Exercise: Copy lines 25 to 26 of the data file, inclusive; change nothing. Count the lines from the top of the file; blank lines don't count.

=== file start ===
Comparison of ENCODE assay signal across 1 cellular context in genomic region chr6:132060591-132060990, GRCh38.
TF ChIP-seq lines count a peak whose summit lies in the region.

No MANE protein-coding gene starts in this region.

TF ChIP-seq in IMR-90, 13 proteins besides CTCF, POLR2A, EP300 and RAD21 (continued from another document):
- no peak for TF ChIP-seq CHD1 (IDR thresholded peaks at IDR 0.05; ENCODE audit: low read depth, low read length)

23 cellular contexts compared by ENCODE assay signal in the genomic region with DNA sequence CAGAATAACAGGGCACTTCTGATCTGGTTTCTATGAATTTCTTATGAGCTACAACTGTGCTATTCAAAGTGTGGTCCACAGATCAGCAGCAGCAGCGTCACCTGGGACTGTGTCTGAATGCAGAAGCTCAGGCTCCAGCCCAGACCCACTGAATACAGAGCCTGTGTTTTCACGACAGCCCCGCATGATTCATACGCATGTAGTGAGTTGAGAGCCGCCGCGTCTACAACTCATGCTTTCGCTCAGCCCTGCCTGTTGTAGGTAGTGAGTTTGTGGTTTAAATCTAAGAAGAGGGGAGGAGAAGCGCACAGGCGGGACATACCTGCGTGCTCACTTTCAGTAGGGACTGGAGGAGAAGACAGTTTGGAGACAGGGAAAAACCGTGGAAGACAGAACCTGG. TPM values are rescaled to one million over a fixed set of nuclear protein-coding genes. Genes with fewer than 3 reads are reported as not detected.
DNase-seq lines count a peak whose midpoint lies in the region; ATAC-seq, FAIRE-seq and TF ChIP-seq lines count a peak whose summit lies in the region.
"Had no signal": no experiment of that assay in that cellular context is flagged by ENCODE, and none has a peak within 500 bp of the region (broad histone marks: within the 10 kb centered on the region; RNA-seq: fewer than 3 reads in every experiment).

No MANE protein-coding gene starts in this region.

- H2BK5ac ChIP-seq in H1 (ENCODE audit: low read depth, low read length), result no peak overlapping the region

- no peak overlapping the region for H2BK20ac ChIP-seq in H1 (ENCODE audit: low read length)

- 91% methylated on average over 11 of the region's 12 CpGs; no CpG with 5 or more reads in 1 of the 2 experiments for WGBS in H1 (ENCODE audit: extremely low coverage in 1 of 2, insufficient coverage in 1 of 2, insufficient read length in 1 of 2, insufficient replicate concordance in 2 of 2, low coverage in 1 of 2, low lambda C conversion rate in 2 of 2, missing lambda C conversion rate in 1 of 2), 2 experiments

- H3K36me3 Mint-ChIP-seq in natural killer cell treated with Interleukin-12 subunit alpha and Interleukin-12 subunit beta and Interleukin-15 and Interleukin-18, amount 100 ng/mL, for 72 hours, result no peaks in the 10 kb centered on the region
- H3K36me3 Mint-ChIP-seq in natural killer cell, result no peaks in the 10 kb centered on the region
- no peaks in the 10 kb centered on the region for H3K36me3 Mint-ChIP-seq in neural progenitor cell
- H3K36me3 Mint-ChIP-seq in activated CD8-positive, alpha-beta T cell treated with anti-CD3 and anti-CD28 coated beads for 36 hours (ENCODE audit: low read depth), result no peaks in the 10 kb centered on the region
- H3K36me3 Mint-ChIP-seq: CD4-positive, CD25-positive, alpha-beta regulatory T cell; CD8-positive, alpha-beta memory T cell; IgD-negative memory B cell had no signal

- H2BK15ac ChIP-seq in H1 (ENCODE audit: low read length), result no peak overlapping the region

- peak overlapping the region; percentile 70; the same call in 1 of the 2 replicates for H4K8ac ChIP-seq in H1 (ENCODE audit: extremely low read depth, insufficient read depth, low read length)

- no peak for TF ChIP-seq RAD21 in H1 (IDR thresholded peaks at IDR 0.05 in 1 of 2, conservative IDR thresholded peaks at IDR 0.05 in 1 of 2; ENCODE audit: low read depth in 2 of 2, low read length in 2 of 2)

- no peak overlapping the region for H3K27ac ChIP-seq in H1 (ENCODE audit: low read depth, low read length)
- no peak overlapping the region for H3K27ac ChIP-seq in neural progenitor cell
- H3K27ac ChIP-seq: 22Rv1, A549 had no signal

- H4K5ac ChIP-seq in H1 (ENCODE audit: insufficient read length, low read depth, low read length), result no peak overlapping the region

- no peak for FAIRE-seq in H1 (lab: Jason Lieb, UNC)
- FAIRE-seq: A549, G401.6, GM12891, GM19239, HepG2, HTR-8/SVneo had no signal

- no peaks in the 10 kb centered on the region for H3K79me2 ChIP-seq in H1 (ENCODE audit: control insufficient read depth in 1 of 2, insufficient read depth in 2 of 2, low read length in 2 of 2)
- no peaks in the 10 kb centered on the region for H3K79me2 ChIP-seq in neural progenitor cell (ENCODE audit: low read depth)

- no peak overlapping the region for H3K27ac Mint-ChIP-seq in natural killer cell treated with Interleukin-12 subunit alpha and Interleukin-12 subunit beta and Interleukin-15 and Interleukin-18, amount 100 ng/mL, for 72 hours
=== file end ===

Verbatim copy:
- no peak for FAIRE-seq in H1 (lab: Jason Lieb, UNC)
- FAIRE-seq: A549, G401.6, GM12891, GM19239, HepG2, HTR-8/SVneo had no signal